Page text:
In any case, we do not agree that Nationwide's low prices for CLINs 1 to 4 shield it from monetary liability, such that it obtained an unfair advantage over Indeck. As the Navy points out, the IFB incorporated Federal Acquisition Regulation (FAR) clause 52.246-4, Inspection of Services--Fixed Price, into the contract. This clause provides, among other things, that if services do not conform with contract requirements and cannot be corrected by reperformance, the agency may "reduce the contract price to reflect the reduced value of the services provided." In other words, the deductions from Nationwide's payment under the contract would not be limited to the line items covering the nonconforming work; thus, the bidding of low prices for these items would not affect the government's ability to make appropriate deductions.
Further, the deduction clause itself provides that in the event of nonperformance or unsatisfactory performance, rather than deducting payment, the agency may, at its option, have the services performed by "Government personnel or other means." In that event, the agency "will reduce the contract payment by the amount paid to any Government personnel . . . or the actual costs of other means that accomplish the services," and "will assess an additional twenty percent (20%) in liquidated damages to compensate the Government for administrative costs and other expenses incurred by the Government to obtain satisfactory completion of the services." Finally, nothing in the IFB would preclude the agency from terminating Nationwide's contract for default and, among other things, repurchasing the services against the contractor's account. FAR Sec. 49.402-6. Since these remedies are clearly available irrespective of a contractor's bid price for a particular line item, Nationwide's bid neither reduces that firm's risk in the event of nonperformance, nor impairs the agency's ability to enforce the terms of the contract. Nationwide therefore has gained no unfair competitive advantage.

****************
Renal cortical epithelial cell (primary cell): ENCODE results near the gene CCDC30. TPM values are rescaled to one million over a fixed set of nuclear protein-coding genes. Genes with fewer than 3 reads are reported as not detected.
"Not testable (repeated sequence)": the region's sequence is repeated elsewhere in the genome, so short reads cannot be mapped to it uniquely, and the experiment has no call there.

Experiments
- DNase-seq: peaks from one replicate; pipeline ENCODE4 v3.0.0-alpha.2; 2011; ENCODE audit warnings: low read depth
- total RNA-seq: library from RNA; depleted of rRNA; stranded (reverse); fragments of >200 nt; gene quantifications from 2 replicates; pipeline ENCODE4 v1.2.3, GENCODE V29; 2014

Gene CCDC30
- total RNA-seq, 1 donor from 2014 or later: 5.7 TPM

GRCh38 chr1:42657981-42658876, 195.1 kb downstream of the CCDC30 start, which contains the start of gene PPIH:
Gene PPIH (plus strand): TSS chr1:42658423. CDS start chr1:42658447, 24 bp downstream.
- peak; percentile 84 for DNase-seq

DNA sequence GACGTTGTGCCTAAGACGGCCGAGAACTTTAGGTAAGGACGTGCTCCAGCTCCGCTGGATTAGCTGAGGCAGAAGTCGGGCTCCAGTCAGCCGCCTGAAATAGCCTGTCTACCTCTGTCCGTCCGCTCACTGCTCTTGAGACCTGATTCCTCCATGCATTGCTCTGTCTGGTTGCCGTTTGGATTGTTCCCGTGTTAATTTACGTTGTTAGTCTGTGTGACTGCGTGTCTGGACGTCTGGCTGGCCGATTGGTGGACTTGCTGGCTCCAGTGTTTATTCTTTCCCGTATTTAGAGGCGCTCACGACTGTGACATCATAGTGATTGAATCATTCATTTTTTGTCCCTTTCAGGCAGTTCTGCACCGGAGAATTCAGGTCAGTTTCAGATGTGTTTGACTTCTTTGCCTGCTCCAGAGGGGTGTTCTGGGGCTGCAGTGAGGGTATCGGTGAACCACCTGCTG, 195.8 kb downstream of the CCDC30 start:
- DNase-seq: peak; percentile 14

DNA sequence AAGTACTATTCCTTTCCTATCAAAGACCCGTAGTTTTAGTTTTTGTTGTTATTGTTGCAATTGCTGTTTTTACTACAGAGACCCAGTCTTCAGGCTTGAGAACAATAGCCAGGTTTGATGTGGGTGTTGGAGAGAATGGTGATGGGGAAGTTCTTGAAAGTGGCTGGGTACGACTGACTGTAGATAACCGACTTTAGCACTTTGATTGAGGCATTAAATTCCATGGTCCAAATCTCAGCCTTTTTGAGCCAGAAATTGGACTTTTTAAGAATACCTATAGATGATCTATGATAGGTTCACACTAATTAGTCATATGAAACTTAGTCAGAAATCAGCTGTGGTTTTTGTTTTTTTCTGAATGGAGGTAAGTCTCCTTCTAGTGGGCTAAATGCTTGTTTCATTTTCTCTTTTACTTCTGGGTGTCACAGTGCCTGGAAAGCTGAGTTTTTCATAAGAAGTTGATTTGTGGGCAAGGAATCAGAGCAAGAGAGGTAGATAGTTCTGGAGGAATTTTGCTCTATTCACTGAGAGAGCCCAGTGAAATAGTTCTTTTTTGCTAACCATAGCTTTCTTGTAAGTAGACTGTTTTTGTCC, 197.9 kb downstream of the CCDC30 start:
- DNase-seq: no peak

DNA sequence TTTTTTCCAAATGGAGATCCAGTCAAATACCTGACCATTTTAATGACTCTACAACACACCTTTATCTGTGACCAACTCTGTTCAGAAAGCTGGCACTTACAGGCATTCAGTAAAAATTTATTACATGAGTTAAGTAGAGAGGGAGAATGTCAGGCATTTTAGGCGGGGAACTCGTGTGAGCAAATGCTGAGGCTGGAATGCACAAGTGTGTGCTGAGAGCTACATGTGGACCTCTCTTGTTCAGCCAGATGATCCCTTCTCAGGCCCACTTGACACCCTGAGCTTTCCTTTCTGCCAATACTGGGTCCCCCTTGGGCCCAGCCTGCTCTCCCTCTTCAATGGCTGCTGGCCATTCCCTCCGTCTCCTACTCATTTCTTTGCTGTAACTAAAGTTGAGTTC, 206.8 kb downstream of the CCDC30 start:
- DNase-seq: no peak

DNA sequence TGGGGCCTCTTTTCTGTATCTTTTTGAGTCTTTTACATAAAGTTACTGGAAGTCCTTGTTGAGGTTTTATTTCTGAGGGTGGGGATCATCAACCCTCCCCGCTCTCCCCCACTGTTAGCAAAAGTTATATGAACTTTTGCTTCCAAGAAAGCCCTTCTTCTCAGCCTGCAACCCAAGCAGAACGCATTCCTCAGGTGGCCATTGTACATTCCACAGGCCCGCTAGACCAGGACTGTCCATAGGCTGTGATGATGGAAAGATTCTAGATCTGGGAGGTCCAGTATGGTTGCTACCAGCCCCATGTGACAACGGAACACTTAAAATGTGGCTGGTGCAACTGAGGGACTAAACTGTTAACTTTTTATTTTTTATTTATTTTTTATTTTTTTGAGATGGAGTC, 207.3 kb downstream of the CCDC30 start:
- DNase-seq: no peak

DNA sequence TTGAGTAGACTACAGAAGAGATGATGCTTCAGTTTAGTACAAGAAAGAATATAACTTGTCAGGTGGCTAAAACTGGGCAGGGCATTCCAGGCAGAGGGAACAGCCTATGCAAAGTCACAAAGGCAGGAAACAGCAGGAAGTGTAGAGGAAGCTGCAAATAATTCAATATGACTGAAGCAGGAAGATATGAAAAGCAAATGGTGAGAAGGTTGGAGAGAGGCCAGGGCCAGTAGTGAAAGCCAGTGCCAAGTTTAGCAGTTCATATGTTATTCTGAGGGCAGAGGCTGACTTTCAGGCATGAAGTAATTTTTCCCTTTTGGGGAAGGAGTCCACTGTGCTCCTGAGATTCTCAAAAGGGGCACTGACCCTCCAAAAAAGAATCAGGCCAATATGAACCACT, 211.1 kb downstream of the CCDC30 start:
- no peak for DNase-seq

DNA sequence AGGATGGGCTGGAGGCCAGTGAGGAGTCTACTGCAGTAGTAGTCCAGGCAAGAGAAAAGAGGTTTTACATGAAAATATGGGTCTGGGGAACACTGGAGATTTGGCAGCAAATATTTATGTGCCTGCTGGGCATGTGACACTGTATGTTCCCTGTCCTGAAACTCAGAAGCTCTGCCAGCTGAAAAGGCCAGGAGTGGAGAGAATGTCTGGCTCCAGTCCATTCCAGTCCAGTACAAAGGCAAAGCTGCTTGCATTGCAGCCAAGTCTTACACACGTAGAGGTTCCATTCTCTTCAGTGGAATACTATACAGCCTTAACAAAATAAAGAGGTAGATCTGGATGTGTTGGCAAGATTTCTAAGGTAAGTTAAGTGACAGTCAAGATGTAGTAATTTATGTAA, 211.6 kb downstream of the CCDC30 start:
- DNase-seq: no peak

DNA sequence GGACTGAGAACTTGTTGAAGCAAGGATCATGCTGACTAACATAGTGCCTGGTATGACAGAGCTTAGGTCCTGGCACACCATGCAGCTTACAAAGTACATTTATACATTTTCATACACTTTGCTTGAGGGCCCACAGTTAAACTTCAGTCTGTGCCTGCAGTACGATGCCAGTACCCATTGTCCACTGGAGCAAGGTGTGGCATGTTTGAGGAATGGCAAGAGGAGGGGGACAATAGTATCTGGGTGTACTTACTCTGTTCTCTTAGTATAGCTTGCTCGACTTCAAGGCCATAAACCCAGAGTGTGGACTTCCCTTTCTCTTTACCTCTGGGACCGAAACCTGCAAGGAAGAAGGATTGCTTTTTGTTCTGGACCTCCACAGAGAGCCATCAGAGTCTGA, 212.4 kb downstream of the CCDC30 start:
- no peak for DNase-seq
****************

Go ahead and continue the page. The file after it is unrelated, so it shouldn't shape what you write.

The protest is denied.
1. CLIN 3 sought a price for the initial certification of the boilers.
2. Nationwide's bid also is not improperly unbalanced as a result of this structuring. To be rejected as unbalanced, a bid must be both mathematically and materially unbalanced. A bid is mathematically unbalanced only where it contains understated prices for some items and overstated prices for others. Hampton Rds. Leasing, Inc., B-250645.2, Feb. 1, 1993, 93-1 CPD Para. 486. Indeck does not allege, and there is no indication, that Nationwide's bid contained overstated prices for any line items; consequently, it is not mathematically unbalanced (and thus cannot be materially unbalanced).
3. Indeck also alleges that Nationwide's bid contained a mistake. Our Office will not consider a protest that a lower-priced bid was mistaken and should not have been accepted, since it is solely the responsibility of the contracting parties to assert rights and bring forth the necessary evidence to resolve mistake questions. W.M. Schlosser Co., Inc., B-254968, Oct. 1, 1993, 93-2 CPD Para. 201.